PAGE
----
One niggle was I accidentally knocked the freehub body off the hub with the cassette attached while testing and if you’ve not got your phone (or a signal) to see how it all goes back together, this could be very annoying. But I’ve also done the same with plenty of ratchet freehubs like DT Swiss in the past too.

Close up of bike wheel with hub

There are 28 straight-pull spokes front and rear that are laced three-cross (Image credit: Mick Kirkman)


There’s something that’s hard to define about quality wheels that I always describe as ‘zippy’ – it’s a sense of wheels feeling light, tight, responsive and snappy when you put the power down that’s noticeable in how the bike surges forwards or uphill under acceleration.

Like really stiff carbon wheels, the Deemax have this speedy quality in spades but thankfully, unlike harder carbon wheels, it’s minus the significant downside of also offering a jarring ride and rattling your fillings out on off-road downhills. 

Deemax Enduro SLs hit a sweet spot then of managing to feel really comfortable and smooth over rough terrain and building and maintaining pace easily. If anything, they are also softer and more comfortable than many other (aluminum) wheels in the ‘gravity’ bracket from other manufacturers and you can feel this when riding in multiple ways. 

Firstly, this ‘softness’ benefits the ride by helping the wheels slink through rough, rocky and rooty terrain without ever feeling like you are getting jolted or pinged about excessively. The Deemax’s also seem to hold good pace on rough beaten up ground when you’re really trucking along in straight lines at speed. The flipside to this smoothness, however, is if you’re the kind of aggressive rider that schralps or squares off massive bike park berms, you can really feel the back wheel load up and twist. I reckon there’s definitely more twang here than with some 32-spoked stiffer alloy wheels or carbon hoops for example.

Initial installation (of Michelin dual-ply tires) was quite tight with the FORE sealed rim well design (that’s not quite as roomy in the central groove as some rim beds), but overall I love the fact that Mavic’s wheel will stay tubeless forever – I’ve lost count of the number of wheels I’ve took tires off only to accidentally damage or unravel the overlap on wet tubeless tape where the glue has degraded. 

This ‘true tubeless’ aspect alone is a major plus, but particularly when combined with how you can replace a damaged spoke without digging into a messy sealant-filled tire in the first place and then having to reassemble everything. I didn’t break a single spoke during testing this time, but have definitely broken spokes more often on older Deemax designs than on many regular J-bend spoked packages.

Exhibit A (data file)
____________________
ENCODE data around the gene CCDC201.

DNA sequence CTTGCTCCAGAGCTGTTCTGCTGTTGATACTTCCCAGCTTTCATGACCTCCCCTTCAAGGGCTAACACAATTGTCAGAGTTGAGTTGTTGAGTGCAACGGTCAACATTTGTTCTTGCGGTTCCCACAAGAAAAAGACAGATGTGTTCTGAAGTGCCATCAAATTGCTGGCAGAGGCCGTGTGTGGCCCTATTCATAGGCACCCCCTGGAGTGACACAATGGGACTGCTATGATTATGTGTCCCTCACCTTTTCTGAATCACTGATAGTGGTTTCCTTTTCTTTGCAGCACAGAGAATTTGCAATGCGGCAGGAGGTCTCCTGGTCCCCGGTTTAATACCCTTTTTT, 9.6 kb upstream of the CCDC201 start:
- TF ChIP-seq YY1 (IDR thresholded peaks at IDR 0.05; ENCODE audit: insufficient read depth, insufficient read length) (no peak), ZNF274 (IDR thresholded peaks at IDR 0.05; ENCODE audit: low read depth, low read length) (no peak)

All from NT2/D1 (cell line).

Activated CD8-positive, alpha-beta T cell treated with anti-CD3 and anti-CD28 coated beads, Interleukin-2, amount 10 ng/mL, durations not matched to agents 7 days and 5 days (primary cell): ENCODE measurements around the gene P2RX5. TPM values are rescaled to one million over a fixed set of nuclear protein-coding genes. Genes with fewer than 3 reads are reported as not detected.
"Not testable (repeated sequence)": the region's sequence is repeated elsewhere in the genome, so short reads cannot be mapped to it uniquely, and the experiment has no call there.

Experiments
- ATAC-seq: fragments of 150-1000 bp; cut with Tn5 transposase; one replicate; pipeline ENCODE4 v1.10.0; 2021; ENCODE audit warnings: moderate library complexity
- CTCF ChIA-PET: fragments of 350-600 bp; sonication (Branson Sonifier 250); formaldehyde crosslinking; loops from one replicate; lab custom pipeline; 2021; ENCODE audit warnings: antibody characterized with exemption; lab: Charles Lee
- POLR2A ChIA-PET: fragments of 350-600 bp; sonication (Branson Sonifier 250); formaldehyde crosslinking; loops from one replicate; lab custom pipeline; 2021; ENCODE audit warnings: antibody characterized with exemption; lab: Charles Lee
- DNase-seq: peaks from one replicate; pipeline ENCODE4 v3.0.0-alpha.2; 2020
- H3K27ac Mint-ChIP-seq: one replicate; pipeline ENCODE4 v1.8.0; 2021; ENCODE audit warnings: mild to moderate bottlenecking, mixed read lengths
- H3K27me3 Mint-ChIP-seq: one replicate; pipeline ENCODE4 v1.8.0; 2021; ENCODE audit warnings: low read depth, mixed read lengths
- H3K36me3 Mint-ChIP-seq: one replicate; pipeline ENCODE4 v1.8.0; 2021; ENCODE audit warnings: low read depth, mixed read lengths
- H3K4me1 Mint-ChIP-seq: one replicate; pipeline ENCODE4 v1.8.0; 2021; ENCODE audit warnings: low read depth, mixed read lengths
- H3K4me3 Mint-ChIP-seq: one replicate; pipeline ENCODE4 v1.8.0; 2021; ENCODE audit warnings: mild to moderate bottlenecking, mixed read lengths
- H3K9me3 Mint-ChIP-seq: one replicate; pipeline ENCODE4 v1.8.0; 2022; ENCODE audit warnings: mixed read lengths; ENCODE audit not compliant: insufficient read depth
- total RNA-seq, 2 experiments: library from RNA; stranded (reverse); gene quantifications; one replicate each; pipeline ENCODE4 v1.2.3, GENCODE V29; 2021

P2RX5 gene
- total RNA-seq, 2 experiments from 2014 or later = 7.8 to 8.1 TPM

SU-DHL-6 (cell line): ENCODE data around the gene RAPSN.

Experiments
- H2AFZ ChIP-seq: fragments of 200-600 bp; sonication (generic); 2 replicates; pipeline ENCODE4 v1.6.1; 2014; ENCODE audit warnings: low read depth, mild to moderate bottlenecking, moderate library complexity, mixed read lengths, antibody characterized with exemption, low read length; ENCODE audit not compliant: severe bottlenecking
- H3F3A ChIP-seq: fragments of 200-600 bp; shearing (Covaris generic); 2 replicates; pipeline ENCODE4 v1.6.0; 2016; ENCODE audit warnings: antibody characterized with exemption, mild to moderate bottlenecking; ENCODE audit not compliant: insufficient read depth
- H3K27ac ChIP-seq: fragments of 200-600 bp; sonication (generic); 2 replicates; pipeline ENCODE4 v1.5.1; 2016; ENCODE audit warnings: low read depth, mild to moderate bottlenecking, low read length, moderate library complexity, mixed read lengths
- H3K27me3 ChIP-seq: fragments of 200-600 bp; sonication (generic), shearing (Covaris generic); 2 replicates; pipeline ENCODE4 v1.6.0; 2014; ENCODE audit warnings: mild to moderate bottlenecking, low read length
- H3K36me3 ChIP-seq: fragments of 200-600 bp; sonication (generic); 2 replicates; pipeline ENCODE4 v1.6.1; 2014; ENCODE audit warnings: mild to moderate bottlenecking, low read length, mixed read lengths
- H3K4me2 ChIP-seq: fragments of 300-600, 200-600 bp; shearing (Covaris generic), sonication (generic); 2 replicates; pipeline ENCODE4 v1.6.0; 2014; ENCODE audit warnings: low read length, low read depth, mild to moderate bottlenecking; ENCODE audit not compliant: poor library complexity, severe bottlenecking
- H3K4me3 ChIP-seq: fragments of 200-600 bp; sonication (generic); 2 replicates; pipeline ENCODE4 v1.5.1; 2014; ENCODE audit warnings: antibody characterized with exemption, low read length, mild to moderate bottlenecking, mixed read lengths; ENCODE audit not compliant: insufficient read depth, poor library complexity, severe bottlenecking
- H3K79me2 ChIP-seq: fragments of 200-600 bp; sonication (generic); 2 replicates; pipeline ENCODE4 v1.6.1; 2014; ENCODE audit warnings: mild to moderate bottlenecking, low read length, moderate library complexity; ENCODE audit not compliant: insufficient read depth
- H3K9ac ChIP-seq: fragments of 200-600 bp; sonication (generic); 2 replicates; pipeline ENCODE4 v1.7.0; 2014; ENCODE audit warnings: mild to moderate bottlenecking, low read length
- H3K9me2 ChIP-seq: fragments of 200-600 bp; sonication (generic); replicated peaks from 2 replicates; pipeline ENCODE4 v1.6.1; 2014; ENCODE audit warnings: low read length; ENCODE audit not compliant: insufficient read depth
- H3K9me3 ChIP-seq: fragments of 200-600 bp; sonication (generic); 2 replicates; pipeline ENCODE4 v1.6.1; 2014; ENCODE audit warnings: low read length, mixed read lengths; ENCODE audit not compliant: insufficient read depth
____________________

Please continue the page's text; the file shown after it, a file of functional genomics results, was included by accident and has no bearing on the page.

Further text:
Mavic makes a big deal of its rims being lighter due to not having to make the rim bed thicker to compensate for spoke drillings, and overall, I’d say this claim stacks up, as these Deemax SL wheels really do feel lighter and more reactive than the almost 2kg weight (that isn’t that heavy for its category anyway). 

In this way, they’d make a good option for a trail rider looking for extra strength as much as an all-out DH or enduro shredder. I didn’t damage, dent, ding or loosen the wheels during testing despite running them on a 19kg longer travel mid-power e-bike either.

Close up of bike wheel

Mavic's FORE technology means you can change the spokes without removing the tire (Image credit: Mick Kirkman)


Smooth and much lighter feeling than the scales suggest, Mavic’s Deemax Enduro SLs are fast-rolling DH-rated wheels that are also perfect for everyday trail riding. Not needing rim tape (with glue that deteriorates over time) is a big advantage Mavic offers and the SLs also ship with multiple replaceable spokes that you can swap without removing tires.

The hardest/heaviest riders might find the Deemax less solid and flex-free in the corners as some DH rims, but this aspect improves tracking and will also be an advantage for lots of lighter riders. Mavic’s latest ratchet freehub is solid and the overall price is OK too for a high-end well-finished and maintainable complete alloy wheel set with this much technology.

Tech specs: Mavic Deemax Enduro SL wheels 

  • Price: $770 / £865 / €889 (per pair)
  • Components: One complete pair of wheels in either 29in or MX (29in front and 27.5in rear)
  • Freehub options: SRAM XD, Shimano HG, Shimano Microspline
  • Wheel options: 29in pair, 29/27.5in MX pair
  • Colors: Black or yellow
  • Weight: 1,945g pair (front 905g, rear 1,040g)
  • Rival products: DT Swiss EX1700 Spline, DT Swiss XM1700, Hope Fortus 30 SC Pro 5
Mick Kirkman
Freelance writer

An ex-elite downhill racer, Mick's been mucking about and occasionally racing mountain bikes for over twenty years. Racing led to photo modelling and testing kit for magazines back in the day, and, nowadays, he's mostly riding enduro-style terrain on conventional and electric bikes. As curious as ever about products and tech, he's as likely to be on the other side of the lens or computer screen rating, reviewing and shooting all the latest gear. Mick's list of regular clients includes Bike Perfect, MBR, MBUK, and most of the leading UK MTB publications at one point or another.